China Revisited, Part II

Column by Bishop John Shelby Spong on 16 September 2010 0 Comments
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At a recent Jesus Seminar meeting I heard a comment something like this, "Jesus went to John to be baptized as he wanted to become a follower of John. Jesus became divine when he came up out of the water and God called (made) him his son." What do you think?


Dear John,

I think you misheard at the Jesus Seminar. I cannot imagine any of the Fellows making such a statement! I have a hard time knowing how to unload the various assumptions that this statement makes but let me try.

I think we can with reasonable certainty state that Jesus began his career as a disciple of John the Baptist and that he was baptized by him. The gospels spend so much time and energy trying to explain how Jesus could have been baptized by John "for the forgiveness of sins" that I must assume that it was a compelling reality that they felt obligated to explain. I also take seriously the suggestion found in the gospels themselves that Jesus moved into his public career only after the imprisonment of John the Baptist.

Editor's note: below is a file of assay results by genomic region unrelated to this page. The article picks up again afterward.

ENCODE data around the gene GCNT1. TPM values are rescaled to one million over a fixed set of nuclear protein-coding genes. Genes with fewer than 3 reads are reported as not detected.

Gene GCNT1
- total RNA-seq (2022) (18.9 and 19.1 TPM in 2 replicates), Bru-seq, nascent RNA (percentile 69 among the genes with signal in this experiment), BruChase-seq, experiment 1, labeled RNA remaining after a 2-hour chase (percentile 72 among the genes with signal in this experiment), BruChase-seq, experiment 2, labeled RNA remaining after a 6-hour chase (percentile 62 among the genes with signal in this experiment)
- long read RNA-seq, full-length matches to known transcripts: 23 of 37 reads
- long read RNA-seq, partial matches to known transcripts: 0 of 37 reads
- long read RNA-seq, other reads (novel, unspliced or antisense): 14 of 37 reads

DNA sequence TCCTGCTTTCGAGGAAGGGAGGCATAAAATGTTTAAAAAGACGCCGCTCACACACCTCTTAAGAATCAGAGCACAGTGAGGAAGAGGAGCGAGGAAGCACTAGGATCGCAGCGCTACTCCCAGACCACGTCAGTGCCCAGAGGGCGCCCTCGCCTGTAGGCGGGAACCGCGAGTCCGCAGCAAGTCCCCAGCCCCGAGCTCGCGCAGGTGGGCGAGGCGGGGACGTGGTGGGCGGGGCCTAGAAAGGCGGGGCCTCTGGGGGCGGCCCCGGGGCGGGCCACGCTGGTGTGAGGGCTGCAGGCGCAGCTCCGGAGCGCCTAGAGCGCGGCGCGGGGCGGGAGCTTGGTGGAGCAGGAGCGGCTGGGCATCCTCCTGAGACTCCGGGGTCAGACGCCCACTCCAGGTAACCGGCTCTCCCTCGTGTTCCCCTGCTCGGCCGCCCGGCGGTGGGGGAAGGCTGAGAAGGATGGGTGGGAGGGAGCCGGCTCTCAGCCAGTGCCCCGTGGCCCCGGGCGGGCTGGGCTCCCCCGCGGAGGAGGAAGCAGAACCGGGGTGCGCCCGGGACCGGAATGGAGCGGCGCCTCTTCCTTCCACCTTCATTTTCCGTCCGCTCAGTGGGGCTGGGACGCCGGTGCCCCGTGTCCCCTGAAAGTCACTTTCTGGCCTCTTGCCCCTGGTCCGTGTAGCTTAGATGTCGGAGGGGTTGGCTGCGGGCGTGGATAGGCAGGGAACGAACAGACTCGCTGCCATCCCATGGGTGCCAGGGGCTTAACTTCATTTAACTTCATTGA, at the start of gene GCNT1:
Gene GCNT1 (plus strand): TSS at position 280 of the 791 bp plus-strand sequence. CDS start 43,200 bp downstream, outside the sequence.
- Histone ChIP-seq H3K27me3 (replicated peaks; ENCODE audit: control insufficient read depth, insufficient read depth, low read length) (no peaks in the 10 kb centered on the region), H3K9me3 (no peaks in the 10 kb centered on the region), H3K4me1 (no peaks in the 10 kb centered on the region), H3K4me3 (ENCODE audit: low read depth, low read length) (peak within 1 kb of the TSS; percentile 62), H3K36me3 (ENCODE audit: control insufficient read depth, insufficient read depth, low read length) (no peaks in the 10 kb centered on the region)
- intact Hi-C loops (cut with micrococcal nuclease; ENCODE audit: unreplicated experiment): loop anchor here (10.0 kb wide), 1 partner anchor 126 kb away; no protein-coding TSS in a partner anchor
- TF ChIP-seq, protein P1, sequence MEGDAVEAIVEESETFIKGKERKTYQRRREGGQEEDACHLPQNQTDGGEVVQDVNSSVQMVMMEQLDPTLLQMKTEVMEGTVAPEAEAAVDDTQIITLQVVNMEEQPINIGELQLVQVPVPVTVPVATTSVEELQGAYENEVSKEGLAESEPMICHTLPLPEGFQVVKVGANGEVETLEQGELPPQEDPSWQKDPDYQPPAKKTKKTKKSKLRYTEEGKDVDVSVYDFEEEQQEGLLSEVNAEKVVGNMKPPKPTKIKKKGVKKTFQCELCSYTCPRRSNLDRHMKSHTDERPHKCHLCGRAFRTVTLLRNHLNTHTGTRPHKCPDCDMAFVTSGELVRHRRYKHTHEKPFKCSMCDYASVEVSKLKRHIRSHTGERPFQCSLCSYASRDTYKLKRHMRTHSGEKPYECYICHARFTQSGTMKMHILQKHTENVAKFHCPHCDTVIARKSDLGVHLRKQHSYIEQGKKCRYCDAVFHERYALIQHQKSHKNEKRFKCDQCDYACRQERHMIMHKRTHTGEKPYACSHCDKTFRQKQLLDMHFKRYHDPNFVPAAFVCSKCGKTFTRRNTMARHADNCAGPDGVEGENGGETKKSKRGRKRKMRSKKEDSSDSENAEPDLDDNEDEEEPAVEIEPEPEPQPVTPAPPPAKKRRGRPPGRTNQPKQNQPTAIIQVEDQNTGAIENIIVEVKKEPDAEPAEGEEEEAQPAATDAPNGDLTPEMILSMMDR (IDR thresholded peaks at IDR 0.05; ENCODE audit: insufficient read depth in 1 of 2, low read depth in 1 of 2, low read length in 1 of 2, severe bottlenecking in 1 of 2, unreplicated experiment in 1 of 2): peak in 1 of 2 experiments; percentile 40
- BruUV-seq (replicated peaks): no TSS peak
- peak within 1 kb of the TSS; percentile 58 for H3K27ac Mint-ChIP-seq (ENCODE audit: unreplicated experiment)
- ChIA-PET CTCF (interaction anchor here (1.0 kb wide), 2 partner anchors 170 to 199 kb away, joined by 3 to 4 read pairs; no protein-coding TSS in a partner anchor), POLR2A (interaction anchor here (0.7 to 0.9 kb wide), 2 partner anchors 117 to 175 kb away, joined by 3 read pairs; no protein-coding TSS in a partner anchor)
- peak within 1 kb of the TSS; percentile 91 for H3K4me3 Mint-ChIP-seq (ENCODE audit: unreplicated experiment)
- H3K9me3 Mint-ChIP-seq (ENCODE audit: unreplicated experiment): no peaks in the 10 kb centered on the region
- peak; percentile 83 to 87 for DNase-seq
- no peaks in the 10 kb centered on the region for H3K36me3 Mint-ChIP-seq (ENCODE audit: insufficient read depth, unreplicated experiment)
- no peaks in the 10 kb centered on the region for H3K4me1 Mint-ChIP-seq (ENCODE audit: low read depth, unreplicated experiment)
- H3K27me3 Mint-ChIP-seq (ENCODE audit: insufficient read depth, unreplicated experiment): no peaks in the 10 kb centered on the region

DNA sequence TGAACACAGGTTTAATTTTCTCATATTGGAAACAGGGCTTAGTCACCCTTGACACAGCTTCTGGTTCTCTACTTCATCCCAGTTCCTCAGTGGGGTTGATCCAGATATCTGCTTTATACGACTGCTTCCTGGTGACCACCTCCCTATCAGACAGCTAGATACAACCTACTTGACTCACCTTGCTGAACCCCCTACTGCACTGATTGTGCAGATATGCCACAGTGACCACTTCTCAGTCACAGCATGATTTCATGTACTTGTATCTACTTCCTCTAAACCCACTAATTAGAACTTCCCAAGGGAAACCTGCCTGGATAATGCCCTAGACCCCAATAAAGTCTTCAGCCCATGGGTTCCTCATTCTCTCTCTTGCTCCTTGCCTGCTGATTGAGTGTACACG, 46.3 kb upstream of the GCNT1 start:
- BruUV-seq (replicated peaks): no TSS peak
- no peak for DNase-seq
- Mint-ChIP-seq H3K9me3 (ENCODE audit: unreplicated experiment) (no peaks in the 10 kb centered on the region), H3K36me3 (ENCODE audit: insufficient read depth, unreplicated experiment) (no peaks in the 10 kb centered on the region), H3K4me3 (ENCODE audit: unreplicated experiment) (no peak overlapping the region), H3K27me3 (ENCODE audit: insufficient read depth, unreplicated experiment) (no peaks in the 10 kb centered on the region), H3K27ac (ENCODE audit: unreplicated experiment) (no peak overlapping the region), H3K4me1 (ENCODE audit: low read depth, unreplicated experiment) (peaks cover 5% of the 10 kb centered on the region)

I do not know how to speak of Jesus "becoming divine" until we define what it means to be both human and divine. I am not a dualistic platonic thinker. I do not think of God theistically, that is, as a being, supernatural in power, who dwells beyond the limits of my world. I rather experience God as the source of life willing me to live fully, the source of love calling me to love wastefully and to borrow a phrase from the theologian, Paul Tillich, as the Ground of being, calling me to be all that I can be. So Jesus lives out the meaning of God as life, love and being rather than "becoming divine" as if that is a new status. The only way I know to enter "divinity" is to become deeply and fully human.

I recognize that if one is unfamiliar with this way of thinking, these concepts are hard to understand. When I wrote "Jesus for the Non-Religious" I addressed these issues much more fully than I can do here.

The great thing about the Jesus Seminar is that not all of the "Fellows" agree for debate there is vigorous. It is, however, a debate on a common understanding of reality. The comment you quote does not share in that common understanding and that is why I feel quite confident that no member of the Jesus Seminar said anything like that.

I hope this helps.


~John Shelby Spong





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